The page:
Jakarta (ANTARA News) - Indonesia is already facing crisis in energy security marked by frequent blackouts notably in the regions, an expert said.

Arnold Soetrisnanto, a member of the Energy Technical Commission of the National Research Council, said development of nuclear energy is growing in urgency to cope with the crisis.

"Currently we need nuclear energy. No question about that," Arnold said.

Coal fired power plants could no longer be relied to cope with deficit in power supply in all regions of the country, he said.

"If we rely on coal fired power plant we would need around 200 million tons of coal to meet power requirement all over the country," he said.

He doubted that coal mining companies could guarantee supply of 200 million tons of coal per year to feed the countrys coal fired power plants.

He said regional administrations have often proposed construction of nuclear power plant (PLTN), but the central government has not indicated interest.

Coordinator of governors in Kalimantan once sent a letter to former President Megawati proposing construction of PLTN in that region, he said.

"Now all governors of Sumatra have signed a similar letter for President Jokowi (Joko Widodo). We are awaiting an answer. I think there are already many such proposals, but I dont understand, what holds the president from making an immediate decision on the proposals," he said.

Strong Commitment

Arnold, a member of the Indonesian Nuclear Community (HIMNI) said the central government needs a strong commitment in planning and building PLTN.

"All infrastructure of the countrys first PLTN has been ready. We need only a decision of the central government," he said.

In term of infrastructure, Indonesia is better prepared than Vietnam to build a PLTN, but the government of Vietnam has stronger interest in building the facility, he said.

Vietnam plans to build two units of PLTN in cooperation with Russia.

Arnold said Indonesia already meets 17 of 19 IAEA standards for nuclear infrastructure set by the "International Atomic Energy Agency" (IAEA).

"Vietnam has met only 12 of the IAEA standards, but they already go nuclear," he said.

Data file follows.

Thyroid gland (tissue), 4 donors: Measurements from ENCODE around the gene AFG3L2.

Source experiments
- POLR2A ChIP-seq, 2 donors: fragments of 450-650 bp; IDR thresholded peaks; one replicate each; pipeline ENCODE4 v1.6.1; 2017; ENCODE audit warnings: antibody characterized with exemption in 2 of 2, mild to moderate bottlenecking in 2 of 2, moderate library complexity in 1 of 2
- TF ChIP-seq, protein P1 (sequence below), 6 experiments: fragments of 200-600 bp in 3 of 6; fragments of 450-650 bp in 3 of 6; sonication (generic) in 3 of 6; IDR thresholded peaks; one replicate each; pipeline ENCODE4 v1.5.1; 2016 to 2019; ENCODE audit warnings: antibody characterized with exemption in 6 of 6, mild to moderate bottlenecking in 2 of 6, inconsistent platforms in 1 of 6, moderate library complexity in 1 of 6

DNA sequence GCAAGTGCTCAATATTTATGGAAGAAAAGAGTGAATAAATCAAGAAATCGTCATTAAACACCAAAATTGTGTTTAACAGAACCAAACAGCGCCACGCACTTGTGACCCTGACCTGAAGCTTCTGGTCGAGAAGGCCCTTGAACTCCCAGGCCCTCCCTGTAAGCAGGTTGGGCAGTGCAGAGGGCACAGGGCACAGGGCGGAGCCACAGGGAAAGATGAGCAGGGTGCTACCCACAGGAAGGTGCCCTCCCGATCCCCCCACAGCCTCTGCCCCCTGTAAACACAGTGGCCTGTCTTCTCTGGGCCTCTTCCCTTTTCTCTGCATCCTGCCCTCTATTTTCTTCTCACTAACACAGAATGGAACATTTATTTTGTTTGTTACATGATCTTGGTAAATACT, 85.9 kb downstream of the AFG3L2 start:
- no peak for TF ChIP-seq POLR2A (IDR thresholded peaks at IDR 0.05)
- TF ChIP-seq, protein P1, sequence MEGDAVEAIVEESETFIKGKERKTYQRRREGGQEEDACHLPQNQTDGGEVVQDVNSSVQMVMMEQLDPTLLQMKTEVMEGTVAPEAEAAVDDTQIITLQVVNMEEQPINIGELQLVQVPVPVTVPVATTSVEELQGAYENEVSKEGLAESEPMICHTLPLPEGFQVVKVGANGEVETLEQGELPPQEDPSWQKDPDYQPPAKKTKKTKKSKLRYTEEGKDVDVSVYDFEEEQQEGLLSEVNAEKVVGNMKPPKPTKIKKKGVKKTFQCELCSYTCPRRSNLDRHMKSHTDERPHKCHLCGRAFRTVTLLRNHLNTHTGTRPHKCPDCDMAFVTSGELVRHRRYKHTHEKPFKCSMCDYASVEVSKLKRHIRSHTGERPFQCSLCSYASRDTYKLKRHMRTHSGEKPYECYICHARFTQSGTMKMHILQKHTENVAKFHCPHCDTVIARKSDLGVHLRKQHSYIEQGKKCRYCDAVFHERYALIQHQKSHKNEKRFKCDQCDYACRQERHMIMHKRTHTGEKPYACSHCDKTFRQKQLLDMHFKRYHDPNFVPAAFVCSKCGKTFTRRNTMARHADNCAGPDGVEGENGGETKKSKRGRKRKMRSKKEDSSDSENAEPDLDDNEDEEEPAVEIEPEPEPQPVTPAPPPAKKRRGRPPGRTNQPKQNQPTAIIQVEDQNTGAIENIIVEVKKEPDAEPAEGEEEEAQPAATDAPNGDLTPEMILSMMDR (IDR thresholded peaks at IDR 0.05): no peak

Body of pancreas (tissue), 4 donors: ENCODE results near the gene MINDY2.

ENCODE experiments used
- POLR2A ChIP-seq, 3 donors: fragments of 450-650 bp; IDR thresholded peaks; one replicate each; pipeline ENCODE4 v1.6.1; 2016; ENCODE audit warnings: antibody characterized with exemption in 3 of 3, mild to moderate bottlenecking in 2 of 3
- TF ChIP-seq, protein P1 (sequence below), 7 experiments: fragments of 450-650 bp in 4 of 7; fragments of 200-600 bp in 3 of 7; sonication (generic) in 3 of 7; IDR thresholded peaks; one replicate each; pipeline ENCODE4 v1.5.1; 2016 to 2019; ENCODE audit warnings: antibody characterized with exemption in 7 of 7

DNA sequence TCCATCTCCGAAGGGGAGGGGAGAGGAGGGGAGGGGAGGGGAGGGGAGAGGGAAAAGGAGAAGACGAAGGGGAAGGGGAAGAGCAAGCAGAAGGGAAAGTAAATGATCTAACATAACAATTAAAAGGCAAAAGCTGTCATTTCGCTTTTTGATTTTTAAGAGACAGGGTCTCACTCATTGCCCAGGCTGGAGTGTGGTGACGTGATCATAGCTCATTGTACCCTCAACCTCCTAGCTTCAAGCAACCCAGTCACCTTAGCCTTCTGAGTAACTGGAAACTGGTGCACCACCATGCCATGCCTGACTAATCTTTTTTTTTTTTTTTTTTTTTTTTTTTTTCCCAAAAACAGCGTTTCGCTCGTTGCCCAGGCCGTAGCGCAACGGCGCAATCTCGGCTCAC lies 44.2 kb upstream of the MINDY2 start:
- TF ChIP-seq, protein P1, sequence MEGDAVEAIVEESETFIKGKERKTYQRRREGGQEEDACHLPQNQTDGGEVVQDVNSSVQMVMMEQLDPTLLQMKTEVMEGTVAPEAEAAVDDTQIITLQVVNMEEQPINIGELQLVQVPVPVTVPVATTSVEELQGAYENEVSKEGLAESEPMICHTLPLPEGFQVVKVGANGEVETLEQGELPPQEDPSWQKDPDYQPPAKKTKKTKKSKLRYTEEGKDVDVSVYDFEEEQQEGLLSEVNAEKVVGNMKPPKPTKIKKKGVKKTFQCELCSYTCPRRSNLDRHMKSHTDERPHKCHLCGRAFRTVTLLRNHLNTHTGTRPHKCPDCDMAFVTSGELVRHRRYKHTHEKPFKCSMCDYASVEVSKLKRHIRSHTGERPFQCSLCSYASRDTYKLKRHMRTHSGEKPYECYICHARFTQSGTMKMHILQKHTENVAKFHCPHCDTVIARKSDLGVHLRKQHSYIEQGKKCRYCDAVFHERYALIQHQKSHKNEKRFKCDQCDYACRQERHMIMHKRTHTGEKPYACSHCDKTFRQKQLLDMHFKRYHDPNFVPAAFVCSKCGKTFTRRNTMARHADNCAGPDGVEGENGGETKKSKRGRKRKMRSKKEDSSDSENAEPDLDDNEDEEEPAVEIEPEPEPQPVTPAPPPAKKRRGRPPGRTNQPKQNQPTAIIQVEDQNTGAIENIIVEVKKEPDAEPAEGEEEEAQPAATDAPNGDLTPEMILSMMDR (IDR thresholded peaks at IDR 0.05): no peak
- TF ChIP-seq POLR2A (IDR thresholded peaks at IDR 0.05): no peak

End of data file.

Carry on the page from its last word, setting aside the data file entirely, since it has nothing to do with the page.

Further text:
Long term benefit

The government needs to be convinced of the urgency of developing PLTN, and its long term benefit, Arnold said.

The government must not think of short term benefit in economy from technology development program, he said.

"If we think of short term gain from development of technology we would never make progress," he said.

He said the cost of building a PLTN is not as expensive as developing solar energy.

"The cost of developing solar energy is around 25 US cent per KwH as against only 10 US cents per KwH of nuclear energy. Why the option (nuclear option) is not acceptable," he said.

In addition nuclear energy is clean, he said, adding unlike coal, nuclear energy has no emission of carbon dioxide (CO2).

"Therefore, Indonesia should develop nuclear energy for long term requirement. Unfortunately we have opted for coal-fired power plants," he added.

Public Acceptance

Plan to build a PLTN would need not only governments commitment but also support from the community.

The National Nuclear Energy Agency (Batan) said the public fear of nuclear radiation has blocked program to build the countrys first nuclear power plant.

An executive of Russias Rosatom for Southeast Asia Arkady Karneev also said public fear of nuclear disaster often hamper development nuclear technology in Southeast Asia.

The people reject nuclear technology on lack of knowledge and the myth of nuclear radiation Karneev said.

The people, therefore, need more education and socialization of nuclear energy and benefits have to be intensified, he said.

Rosatom has succeeded in convincing people in Vietnam of the benefit of developing nuclear technology, before building a PLTN in in Ninh Thuan, Vietnam.

The Indonesian government could adopt the Russian method of socialization to gain public acceptance of nuclear energy development, he said.

In fact the people begin to accept plan to build PLTN. Growing number of regional administrations have proposed development of PLTN.

Finally it would be up to the central government, he said.

Vietnam going nuclear.

Vietnam would be the first country in this region to have nuclear power plant (PLTN).

The government of Vietnam said it would cooperate with Russia to build two units of PLTN in the province of Ninh Thuan before 2020.

"Before 2020, Vietnam would build PLTN in the province of Ninh Thuan," Deputy director of the Management Council of the Ninh Thuan Nuclear Energy Project, Nguyen Manh Hung said.

Nguyen was speaking on the sidelines of a workshop with theme of "Public Acceptance of Nuclear Technologies: Sharing Asian Experience" in Phan Rang - Tap Cham, Vietnam on 13 November.

Manh Hung said a feasibility study has been made on the project in Ninh Thuan and the result of the studies had been handed over to the government for approval.

He said approval is expected in 2016 that technical design could start.

Manh Hung said the project would be financed with a loan from the Russian government to be repaid after the PLTN is in operation for 19 years.

He said the people of Vietnam welcome the project, adding, there was almost no resistance to the plan.

Therefore, through cooperation with the Russian state company Rosatom, Vietnam would be one among many countries already having nuclear power plants.(*)

Reporter: Yuni Arisandy
Editor: Heru Purwanto
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